Real Estate Frequently Asked Questions (FAQ’s)
Real Estate Law in Springfield Massachusetts
Frequently Asked Questions …..
1. What are the three most common ways two or more persons may hold title?
TENANTS IN COMMON
TENANTS BY THE ENTIRETY
What Happens Upon Death?
(A). When title is held as Tenants in Common, it is necessary to probate the estate of the deceased before the real estate may be sold or mortgaged. There is no right of survivorship and so the deceased persons interest in the property passes to his or her heirs and not to the other owner(s). (B).When the title is held a Joint Tenants or as Tenants by the Entirety, the title automatically passes to the surviving owner(s) without the necessity to probate the estate of the deceased.
Who has Control and Management?
(A). When title is held as Tenants in Common or Joint Tenants, the rents, control, management and possession of the property is in the owners equally, in the absence of an agreement to the contrary, but the individuals can divest themselves of their individual share in the property without the joining in with the others. (B). When title is held as Tenants by the Entirety, (which is limited to husband and wife),neither the husband nor the wife can divest themselves of their interest in the property to anyone except to each other, so long as the marriage lasts, without the signature of both.”
2. What is a title search or exam?
Title examination is one of the key elements in a real estate transaction. It ensures that the title to a property is marketable, or suitable for sale. Title examinations look to see if there are any encumbrances on a property. An encumbrance is anything that could disrupt the sale of the property, such as unpaid tax liens or any restrictions placed on the property. Examinations also review the history of ownership, including all trusts, wills and deeds that have been associated with the property in the past. This is called reviewing the chain of the title, and inspects whether the property’s ownership may be legally tied to anyone other than the current seller or owner refinancing. Without a clear title a buyer could end up purchasing a property that legally belongs to someone else, or perhaps which has unpaid debts that could eventually lead to someone else claiming legal ownership of the property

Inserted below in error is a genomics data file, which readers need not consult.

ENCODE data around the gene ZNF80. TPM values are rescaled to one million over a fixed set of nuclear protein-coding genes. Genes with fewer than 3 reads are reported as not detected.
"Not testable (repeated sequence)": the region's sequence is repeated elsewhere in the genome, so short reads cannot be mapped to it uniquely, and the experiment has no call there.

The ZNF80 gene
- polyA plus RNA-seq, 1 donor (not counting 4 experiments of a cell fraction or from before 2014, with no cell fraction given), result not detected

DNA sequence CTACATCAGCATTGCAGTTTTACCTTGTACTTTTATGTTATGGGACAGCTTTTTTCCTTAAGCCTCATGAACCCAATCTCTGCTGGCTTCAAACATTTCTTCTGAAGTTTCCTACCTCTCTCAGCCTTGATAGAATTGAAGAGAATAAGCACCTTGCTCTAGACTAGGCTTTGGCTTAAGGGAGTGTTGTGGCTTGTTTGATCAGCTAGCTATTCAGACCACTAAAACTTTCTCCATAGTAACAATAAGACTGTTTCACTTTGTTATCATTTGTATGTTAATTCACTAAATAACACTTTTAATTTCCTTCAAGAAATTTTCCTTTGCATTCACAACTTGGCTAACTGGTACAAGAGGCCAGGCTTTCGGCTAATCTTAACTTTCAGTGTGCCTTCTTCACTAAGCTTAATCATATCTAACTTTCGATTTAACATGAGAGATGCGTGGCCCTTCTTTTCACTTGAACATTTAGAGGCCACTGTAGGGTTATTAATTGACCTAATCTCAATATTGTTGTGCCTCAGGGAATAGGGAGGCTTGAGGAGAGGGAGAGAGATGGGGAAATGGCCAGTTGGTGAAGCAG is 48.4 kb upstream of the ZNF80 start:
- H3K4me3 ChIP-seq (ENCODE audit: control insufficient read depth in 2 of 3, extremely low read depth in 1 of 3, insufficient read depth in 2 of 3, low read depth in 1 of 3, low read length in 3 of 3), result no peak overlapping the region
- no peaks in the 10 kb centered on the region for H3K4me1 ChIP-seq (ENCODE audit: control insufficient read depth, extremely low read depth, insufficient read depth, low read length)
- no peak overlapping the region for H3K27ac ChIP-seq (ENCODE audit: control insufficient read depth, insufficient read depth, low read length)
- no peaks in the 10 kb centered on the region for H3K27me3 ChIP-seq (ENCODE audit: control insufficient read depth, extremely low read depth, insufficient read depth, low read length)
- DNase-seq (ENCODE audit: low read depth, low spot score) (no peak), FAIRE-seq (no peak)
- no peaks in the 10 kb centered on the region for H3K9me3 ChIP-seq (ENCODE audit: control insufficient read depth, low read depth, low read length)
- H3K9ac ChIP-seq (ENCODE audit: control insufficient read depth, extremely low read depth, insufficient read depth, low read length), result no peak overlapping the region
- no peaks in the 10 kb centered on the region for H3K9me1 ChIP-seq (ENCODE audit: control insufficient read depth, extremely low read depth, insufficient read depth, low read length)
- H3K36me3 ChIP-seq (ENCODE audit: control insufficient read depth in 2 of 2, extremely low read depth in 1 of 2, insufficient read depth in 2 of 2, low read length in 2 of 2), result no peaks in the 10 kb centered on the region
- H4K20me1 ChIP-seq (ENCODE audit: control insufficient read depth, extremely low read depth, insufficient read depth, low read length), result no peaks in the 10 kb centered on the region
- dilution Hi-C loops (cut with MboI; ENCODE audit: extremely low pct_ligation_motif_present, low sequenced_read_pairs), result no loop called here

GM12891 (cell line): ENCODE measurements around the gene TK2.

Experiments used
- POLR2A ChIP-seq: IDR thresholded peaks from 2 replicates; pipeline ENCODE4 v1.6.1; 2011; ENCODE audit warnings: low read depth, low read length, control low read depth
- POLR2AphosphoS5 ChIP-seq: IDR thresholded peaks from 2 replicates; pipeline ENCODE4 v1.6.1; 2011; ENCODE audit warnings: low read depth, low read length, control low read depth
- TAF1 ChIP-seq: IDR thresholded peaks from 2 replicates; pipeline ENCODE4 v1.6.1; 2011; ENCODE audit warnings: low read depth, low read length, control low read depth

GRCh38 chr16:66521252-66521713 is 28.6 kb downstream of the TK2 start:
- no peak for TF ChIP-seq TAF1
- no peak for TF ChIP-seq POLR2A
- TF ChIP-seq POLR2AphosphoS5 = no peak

3. What is title insurance?
Owner’s title insurance protects against financial loss in the event that problems develop regarding the rights to ownership of your property. There may be hidden title defects and risks that would not be disclosed by even the most meticulous search of public records. Most title insurance will insure against the following problems in the title to real estate:
b. Fraud in connection with the execution of documents.
c. Undue influence (under pressure) on a grantor (seller) or executor.
d. False impersonation by someone purporting to owners of the property.
e. Incorrect representation of marital status of a grantor (seller).
f. In some cases, undisclosed or missing heirs.
g. Improperly probated wills.
h. Mental incompetence of grantors.
i. Conveyance from a minor.
j. In some cases, inadequate surveys or incorrect legal description.
k. Unsatisfied claims not shown on the record.
l. Deeds executed under a false power of attorney.
m. In some cases, confusion due to similar or identical names.
n. In some cases, dower or courtesy rights of ex-spouses or former owners.
o. Incorrect indexing at Registries of Deeds.
p. Clerical errors in recording legal documents.
q. Delivery of deeds after the death of a grantor.
r. Defects in tax records
4. Do I need title insurance?
Owners Title Insurance is not required but it is highly recommended. Real estate may be the largest purchase you make in your life and deserves to be protected. Title insurance is the best protection you can get to against claims that could take away your real estate. If you borrow money secured by a mortgage, lender’s title insurance will probably be required. If you purchase a lender’s policy, the owner’s title insurance policy is sold to you at a discount. In addition, there is no extra charge for an inflation rider which is added to every policy and which will increase coverage as required, up to 50% in addition to present coverage. Title insurance has a one-time Charge (at closing) so you won’t ;have to pay monthly or yearly charges.
5. How much does title insurance cost?
The one-time premium is directly related to the value of your home so there won’t be additional premiums every year. It is a one-time only expense, paid when you purchase your home, yet it continues to provide complete coverage for as long as you own the property. If you purchase the property with a mortgage from a bank, the bank will require a lenders policy of title insurance to protect their interest. If you also purchase an owner’s title insurance policy at the same time, you will receive a substantial discount for the owner’s policy due to the simultaneous issue of the two policies.
6. What can make a title defective?
A defective title is title to real estate that lacks some of the elements necessary to transfer good title. Even if a deed looks good on its face, the title can still be defective. There are more problems that make a title defective that can be discovered by a title search. In addition, there could be many more problems that remain undisclosed after even the most meticulous search of public records. These hidden “defects” are dangerous indeed because you may not learn of them for many months or years. They could force you to spend substantial sums on a legal defense, and still result in the loss of your property. It is not uncommon for title defects to surface when you are selling your property and the potential buyer conducts a title search.
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West Springfield, Ma 01089. Disclaimer